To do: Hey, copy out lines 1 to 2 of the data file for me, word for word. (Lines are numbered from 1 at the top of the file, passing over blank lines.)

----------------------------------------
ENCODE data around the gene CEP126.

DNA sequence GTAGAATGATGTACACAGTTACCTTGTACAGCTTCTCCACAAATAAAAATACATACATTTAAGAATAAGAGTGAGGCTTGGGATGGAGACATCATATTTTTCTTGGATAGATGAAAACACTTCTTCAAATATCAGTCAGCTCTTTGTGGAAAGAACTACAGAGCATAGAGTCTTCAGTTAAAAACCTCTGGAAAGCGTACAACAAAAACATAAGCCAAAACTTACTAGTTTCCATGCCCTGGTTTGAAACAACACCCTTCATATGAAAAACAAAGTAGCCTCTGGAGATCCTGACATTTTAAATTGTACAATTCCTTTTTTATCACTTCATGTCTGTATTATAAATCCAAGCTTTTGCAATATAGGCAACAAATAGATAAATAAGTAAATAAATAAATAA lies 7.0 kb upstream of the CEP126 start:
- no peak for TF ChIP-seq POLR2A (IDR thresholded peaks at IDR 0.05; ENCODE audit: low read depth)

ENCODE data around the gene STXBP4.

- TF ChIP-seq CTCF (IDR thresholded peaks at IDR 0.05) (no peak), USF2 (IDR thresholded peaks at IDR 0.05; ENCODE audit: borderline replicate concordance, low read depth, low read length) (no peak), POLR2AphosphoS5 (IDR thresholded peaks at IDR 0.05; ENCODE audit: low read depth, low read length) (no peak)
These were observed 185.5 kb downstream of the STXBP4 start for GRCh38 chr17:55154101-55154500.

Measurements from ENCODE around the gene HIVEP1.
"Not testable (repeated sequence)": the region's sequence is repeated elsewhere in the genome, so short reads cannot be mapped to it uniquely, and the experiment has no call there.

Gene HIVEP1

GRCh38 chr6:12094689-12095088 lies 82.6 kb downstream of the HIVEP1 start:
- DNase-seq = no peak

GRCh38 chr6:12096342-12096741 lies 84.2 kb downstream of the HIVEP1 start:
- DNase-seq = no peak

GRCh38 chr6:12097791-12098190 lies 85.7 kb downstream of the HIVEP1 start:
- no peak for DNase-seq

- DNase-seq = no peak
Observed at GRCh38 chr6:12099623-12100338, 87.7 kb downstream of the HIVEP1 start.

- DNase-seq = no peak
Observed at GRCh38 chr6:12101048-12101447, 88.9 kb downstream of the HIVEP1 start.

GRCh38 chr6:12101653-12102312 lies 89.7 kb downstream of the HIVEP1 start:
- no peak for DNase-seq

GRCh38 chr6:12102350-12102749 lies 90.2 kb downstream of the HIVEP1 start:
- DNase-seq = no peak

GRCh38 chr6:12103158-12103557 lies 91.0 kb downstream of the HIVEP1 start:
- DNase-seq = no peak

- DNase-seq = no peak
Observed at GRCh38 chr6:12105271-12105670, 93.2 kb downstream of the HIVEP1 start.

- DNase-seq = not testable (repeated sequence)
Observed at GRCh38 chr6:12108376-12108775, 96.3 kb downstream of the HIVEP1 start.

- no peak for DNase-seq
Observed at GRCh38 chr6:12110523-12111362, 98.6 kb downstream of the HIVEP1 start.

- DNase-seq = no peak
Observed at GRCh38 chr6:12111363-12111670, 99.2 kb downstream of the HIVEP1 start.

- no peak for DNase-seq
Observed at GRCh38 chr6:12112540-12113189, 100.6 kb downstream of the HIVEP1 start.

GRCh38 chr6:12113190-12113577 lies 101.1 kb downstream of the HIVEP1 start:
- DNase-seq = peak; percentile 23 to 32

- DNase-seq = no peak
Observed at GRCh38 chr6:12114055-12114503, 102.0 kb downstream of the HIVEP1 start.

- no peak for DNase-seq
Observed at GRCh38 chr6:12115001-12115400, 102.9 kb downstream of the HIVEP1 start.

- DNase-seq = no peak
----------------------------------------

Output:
ENCODE data around the gene CEP126.

DNA sequence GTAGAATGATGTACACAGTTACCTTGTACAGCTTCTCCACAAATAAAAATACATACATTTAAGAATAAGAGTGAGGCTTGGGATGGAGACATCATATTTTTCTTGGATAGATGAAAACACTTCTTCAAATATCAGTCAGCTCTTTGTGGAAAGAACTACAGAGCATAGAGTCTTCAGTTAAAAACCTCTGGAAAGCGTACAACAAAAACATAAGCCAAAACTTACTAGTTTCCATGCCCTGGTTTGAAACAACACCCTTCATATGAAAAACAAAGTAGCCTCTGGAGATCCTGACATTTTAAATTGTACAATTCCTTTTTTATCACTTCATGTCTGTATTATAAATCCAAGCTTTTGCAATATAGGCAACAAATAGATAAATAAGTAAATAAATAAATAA lies 7.0 kb upstream of the CEP126 start: